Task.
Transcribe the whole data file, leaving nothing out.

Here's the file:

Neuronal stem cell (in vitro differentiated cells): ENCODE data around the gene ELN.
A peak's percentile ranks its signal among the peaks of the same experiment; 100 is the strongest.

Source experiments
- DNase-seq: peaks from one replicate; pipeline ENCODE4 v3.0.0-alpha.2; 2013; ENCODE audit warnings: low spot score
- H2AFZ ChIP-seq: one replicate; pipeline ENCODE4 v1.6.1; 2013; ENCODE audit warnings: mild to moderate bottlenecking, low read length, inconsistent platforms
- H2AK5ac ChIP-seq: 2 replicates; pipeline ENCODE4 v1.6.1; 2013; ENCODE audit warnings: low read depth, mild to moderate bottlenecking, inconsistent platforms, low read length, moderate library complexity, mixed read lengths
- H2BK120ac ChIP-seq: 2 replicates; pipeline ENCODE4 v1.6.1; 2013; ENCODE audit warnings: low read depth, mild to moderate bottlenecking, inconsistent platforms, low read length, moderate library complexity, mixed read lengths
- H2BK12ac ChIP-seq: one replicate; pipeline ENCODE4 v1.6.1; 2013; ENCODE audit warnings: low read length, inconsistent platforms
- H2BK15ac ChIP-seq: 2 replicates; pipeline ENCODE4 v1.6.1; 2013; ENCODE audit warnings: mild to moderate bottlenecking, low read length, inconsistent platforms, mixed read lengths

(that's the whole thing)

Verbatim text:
Neuronal stem cell (in vitro differentiated cells): ENCODE data around the gene ELN.
A peak's percentile ranks its signal among the peaks of the same experiment; 100 is the strongest.

Source experiments
- DNase-seq: peaks from one replicate; pipeline ENCODE4 v3.0.0-alpha.2; 2013; ENCODE audit warnings: low spot score
- H2AFZ ChIP-seq: one replicate; pipeline ENCODE4 v1.6.1; 2013; ENCODE audit warnings: mild to moderate bottlenecking, low read length, inconsistent platforms
- H2AK5ac ChIP-seq: 2 replicates; pipeline ENCODE4 v1.6.1; 2013; ENCODE audit warnings: low read depth, mild to moderate bottlenecking, inconsistent platforms, low read length, moderate library complexity, mixed read lengths
- H2BK120ac ChIP-seq: 2 replicates; pipeline ENCODE4 v1.6.1; 2013; ENCODE audit warnings: low read depth, mild to moderate bottlenecking, inconsistent platforms, low read length, moderate library complexity, mixed read lengths
- H2BK12ac ChIP-seq: one replicate; pipeline ENCODE4 v1.6.1; 2013; ENCODE audit warnings: low read length, inconsistent platforms
- H2BK15ac ChIP-seq: 2 replicates; pipeline ENCODE4 v1.6.1; 2013; ENCODE audit warnings: mild to moderate bottlenecking, low read length, inconsistent platforms, mixed read lengths